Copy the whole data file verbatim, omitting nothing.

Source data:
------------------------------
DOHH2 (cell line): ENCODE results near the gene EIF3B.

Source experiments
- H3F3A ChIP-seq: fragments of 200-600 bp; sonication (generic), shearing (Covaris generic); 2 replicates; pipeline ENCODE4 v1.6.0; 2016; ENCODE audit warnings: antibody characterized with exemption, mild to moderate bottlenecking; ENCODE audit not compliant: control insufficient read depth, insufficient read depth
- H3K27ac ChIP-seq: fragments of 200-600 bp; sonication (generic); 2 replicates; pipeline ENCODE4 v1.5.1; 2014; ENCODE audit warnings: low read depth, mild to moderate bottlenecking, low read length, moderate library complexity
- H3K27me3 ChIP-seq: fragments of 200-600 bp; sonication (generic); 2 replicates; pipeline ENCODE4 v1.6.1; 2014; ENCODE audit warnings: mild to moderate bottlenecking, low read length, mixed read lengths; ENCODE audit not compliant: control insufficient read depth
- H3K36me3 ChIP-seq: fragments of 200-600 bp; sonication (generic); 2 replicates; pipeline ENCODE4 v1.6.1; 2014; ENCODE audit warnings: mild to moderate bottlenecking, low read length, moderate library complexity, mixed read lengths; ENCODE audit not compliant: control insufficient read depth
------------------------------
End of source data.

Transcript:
DOHH2 (cell line): ENCODE results near the gene EIF3B.

Source experiments
- H3F3A ChIP-seq: fragments of 200-600 bp; sonication (generic), shearing (Covaris generic); 2 replicates; pipeline ENCODE4 v1.6.0; 2016; ENCODE audit warnings: antibody characterized with exemption, mild to moderate bottlenecking; ENCODE audit not compliant: control insufficient read depth, insufficient read depth
- H3K27ac ChIP-seq: fragments of 200-600 bp; sonication (generic); 2 replicates; pipeline ENCODE4 v1.5.1; 2014; ENCODE audit warnings: low read depth, mild to moderate bottlenecking, low read length, moderate library complexity
- H3K27me3 ChIP-seq: fragments of 200-600 bp; sonication (generic); 2 replicates; pipeline ENCODE4 v1.6.1; 2014; ENCODE audit warnings: mild to moderate bottlenecking, low read length, mixed read lengths; ENCODE audit not compliant: control insufficient read depth
- H3K36me3 ChIP-seq: fragments of 200-600 bp; sonication (generic); 2 replicates; pipeline ENCODE4 v1.6.1; 2014; ENCODE audit warnings: mild to moderate bottlenecking, low read length, moderate library complexity, mixed read lengths; ENCODE audit not compliant: control insufficient read depth